Another approach would be to change the nature of the job to make it more friendly to women. This seems to be the most likely to generate the desired gender ratios, but at some point one would wonder whether there is some core function of engineering that is being neglected in pursuit of being diverse. In other words, is there a cost to the business of opening up the qualifications to being on an engineering team?

    In any case, I believe very strongly that Damore is being scapegoated for expressing his opinions that how HR wants engineers to staff their teams is in-congruent with the job as he understands it. Google seems to be forcing personnel into pipelines without regard for the essential nature of work in those pipelines.

    • Avatar
      Sean 14 Mar 2018 at 1:01 pm #

      ‘Zunger adds: “Engineering is all about cooperation, collaboration and empathy for colleagues and customers. All of these traits in your [Damore’s] manifesto described as female are the core traits that make someone successful at engineering.” ‘
      I think he is describing health care. I’ve been working in engineering for almost 35 years and I can say for a fact he is not describing engineering.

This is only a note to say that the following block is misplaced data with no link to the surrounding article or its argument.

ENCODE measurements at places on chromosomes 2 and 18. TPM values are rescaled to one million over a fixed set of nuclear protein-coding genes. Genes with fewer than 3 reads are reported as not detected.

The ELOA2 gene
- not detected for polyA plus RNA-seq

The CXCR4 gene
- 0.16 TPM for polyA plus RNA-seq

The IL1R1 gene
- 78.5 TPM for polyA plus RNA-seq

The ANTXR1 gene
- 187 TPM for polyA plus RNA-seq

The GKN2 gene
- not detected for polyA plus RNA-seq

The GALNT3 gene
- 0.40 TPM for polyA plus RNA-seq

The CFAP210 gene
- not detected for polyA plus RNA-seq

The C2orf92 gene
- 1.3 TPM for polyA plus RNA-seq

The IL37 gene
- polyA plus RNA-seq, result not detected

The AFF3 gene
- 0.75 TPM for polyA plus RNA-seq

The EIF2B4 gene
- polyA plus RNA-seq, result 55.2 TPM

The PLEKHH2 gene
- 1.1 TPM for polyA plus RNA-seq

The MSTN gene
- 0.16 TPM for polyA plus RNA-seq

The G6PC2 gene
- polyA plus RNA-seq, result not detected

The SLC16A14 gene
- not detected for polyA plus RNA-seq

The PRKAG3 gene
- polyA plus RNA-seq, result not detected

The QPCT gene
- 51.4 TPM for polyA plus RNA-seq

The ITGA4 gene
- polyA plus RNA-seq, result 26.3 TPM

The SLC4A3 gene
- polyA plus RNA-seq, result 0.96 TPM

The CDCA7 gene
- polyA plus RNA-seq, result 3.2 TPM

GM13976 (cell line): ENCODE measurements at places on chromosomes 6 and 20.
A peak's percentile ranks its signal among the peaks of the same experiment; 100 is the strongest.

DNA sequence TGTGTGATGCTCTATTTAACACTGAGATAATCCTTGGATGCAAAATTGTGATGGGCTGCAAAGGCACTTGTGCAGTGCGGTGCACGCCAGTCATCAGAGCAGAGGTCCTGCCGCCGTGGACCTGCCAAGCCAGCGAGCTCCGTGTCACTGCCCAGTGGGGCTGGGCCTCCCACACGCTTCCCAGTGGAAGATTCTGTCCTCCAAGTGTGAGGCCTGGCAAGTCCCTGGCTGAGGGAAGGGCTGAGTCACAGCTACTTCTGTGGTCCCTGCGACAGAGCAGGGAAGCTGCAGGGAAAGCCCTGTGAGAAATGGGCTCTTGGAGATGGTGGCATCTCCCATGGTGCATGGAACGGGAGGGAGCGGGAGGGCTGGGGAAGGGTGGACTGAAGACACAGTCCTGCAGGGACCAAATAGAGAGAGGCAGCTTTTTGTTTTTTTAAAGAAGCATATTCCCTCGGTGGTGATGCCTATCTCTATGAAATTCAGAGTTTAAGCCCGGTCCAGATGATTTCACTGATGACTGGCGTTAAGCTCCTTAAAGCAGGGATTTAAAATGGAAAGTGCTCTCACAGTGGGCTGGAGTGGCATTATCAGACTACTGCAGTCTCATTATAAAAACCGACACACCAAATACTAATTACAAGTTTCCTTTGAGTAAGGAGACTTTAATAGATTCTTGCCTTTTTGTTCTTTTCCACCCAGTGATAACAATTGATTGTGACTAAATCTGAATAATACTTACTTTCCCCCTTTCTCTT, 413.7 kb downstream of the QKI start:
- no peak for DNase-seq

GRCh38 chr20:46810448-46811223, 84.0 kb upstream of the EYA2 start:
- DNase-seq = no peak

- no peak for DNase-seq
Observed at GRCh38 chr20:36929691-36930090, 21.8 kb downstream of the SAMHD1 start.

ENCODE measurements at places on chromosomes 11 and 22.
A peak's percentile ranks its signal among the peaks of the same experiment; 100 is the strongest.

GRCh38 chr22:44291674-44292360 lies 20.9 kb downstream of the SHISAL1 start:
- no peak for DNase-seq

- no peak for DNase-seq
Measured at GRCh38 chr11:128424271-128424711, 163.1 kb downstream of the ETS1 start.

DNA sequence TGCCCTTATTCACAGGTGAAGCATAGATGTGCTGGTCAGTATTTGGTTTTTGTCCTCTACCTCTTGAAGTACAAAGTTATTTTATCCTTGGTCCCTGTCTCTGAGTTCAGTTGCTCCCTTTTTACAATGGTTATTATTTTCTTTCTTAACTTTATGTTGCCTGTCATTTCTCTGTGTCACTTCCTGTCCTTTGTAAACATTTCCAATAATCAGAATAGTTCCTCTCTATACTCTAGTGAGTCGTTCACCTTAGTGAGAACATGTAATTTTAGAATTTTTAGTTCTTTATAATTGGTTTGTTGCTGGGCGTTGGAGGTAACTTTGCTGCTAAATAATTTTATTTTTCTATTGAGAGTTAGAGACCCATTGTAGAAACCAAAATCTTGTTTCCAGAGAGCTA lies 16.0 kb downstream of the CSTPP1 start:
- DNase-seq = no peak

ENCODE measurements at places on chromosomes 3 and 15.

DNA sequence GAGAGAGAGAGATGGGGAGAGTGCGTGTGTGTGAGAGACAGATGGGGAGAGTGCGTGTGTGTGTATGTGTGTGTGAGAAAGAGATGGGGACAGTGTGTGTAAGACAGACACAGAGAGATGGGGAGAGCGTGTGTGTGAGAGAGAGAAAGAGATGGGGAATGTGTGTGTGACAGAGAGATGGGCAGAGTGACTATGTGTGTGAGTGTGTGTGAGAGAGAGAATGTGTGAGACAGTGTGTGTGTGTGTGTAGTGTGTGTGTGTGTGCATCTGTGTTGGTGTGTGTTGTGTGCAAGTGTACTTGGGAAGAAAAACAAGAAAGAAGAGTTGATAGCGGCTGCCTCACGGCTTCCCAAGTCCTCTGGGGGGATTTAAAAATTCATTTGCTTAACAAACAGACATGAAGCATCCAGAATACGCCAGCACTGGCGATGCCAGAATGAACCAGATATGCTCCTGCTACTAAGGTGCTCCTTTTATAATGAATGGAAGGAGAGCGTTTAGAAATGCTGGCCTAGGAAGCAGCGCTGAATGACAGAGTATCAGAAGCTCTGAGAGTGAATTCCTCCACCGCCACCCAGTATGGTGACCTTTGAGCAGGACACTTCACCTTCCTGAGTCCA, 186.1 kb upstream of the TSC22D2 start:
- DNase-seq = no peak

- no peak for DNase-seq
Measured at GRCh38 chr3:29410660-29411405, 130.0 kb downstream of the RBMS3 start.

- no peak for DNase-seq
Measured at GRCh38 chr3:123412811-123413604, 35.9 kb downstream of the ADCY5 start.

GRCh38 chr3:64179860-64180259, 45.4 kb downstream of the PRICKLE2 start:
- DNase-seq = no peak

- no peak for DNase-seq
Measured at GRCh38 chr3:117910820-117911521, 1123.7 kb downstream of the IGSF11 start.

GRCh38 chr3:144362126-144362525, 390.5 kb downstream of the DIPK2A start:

It doesn’t really matter though because no one is keeping women out of any fields they want to be in. There were women going to school for engineering when I went and they’re going now. There are less women than men going into engineering but that’s up to the women deciding their own futures.

      Damore is indeed a scapegoat. He’s being vilified along with Peterson and together they are being held up as the faces of the enemy. Very sad.

    • Avatar
      Adam McCulloch 15 Mar 2018 at 3:59 pm #

      Thanks for your comment Alexander, interesting stuff. The Swedish research I refer to in the article about STEM subjects is really interesting – there’s a hyperlink to it. It points to how gender imbalances at work actually start much earlier, in education.

  19. Avatar